lion.jpg (3058 bytes) View a slide show of photos of a wildlife safari and ABCP activitities in Tanzania.



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SITEMAP

makuyuni_planting.jpg (37794 bytes)
Sebastian plants an mpingo seedling with the manager of a popular
curio shop named Zebra Handcrafts, on the road to Ngorongoro Crater,
as part of an outreach that distributes trees to schools, private farmlands,
institutions,and businesses in different areas of northern Tanzania.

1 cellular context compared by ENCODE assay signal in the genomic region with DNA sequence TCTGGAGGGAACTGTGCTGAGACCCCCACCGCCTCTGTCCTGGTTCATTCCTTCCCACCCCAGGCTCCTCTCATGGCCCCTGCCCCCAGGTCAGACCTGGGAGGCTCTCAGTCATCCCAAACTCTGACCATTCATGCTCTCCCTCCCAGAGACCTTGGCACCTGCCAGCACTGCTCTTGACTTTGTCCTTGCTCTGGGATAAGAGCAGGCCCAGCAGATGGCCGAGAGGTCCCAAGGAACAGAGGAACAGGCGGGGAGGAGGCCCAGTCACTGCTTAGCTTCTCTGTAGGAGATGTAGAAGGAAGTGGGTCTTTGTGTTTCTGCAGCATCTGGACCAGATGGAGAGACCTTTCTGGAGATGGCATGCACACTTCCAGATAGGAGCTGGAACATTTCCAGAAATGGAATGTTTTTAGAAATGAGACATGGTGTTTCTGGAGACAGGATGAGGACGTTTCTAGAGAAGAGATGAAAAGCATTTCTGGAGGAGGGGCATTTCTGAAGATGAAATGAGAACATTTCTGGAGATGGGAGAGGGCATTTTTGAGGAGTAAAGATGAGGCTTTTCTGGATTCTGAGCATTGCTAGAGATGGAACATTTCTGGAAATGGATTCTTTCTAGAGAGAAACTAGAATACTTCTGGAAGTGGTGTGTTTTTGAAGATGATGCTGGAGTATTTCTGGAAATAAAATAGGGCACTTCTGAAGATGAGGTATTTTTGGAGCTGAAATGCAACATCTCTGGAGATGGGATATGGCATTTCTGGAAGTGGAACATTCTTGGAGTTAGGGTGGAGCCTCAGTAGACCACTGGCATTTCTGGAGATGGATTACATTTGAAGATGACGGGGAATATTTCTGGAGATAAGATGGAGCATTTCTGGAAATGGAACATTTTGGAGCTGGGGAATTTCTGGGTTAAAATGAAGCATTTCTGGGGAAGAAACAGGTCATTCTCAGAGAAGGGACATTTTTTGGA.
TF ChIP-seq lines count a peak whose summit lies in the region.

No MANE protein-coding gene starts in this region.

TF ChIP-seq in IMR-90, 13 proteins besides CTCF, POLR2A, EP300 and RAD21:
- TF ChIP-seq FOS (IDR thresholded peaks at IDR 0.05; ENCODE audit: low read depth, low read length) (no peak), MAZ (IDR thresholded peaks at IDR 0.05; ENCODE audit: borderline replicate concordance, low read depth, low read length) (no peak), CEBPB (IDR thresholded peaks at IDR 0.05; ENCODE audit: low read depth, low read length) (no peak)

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Mpingo seedlings in the two nursery shelters at the Moshi
Mpingo Plot will soon be ready for transplanting.

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"Mpingo Alley" – Rows of mpingo trees at the Moshi Mpingo Plot Tree Nursery
at Kiungi. This is the main ABCP nursery and these trees planted in
the late 1990's are now producing seeds for the nursery.

 


ABCP Website created and maintained by James E. Harris, © 2000.
All photos copyright © 2011 by Sebastian Chuwa unless otherwise noted.